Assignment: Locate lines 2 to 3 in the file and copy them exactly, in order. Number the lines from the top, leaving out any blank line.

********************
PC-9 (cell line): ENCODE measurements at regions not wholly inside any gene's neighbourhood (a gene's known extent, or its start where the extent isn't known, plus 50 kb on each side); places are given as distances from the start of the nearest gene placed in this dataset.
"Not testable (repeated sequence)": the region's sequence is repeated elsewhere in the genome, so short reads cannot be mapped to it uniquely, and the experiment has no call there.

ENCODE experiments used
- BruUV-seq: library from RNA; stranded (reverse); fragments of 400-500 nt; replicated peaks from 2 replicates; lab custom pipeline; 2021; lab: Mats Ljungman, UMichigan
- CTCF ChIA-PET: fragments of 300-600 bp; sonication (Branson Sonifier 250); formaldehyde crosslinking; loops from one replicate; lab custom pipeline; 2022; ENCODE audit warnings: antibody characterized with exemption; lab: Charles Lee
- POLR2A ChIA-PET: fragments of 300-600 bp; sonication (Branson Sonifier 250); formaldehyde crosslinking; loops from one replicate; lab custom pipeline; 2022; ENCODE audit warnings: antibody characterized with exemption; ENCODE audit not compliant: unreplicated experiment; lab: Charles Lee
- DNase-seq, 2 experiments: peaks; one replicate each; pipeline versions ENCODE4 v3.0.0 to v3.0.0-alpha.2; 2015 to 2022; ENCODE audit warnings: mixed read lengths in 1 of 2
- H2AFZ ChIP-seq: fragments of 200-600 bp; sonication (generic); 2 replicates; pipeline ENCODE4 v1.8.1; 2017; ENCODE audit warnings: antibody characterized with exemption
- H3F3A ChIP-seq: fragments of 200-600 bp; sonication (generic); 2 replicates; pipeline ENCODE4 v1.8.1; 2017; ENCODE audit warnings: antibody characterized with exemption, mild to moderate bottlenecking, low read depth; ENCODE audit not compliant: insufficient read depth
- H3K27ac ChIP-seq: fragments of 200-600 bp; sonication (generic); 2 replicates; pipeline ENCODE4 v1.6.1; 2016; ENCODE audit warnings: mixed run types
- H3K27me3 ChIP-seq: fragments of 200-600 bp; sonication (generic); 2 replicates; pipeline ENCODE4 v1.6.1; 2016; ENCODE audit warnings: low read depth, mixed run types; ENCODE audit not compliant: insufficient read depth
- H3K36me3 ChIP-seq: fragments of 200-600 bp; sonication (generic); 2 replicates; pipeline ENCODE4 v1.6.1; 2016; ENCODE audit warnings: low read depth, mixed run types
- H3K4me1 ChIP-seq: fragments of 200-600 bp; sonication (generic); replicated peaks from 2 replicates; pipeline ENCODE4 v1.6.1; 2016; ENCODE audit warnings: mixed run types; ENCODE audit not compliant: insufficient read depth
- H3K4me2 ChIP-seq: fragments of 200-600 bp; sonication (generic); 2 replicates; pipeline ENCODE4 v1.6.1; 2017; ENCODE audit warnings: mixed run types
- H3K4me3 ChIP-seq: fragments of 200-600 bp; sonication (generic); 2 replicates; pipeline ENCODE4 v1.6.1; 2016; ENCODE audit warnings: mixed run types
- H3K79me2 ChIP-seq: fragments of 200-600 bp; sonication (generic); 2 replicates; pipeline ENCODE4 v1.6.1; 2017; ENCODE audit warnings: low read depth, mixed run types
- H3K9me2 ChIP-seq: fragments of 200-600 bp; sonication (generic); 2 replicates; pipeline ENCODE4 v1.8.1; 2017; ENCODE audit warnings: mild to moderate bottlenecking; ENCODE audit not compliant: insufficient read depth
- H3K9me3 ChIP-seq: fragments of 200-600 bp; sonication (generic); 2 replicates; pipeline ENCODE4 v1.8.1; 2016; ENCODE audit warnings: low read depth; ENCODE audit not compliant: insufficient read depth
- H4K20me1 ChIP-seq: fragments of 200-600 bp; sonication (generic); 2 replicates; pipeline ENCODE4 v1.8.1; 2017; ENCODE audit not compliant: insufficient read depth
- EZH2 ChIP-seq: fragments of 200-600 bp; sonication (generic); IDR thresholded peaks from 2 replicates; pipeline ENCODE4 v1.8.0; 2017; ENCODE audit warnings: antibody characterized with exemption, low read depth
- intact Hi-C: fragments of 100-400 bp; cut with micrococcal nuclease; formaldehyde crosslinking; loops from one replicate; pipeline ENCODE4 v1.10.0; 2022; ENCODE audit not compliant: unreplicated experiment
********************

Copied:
"Not testable (repeated sequence)": the region's sequence is repeated elsewhere in the genome, so short reads cannot be mapped to it uniquely, and the experiment has no call there.

ENCODE experiments used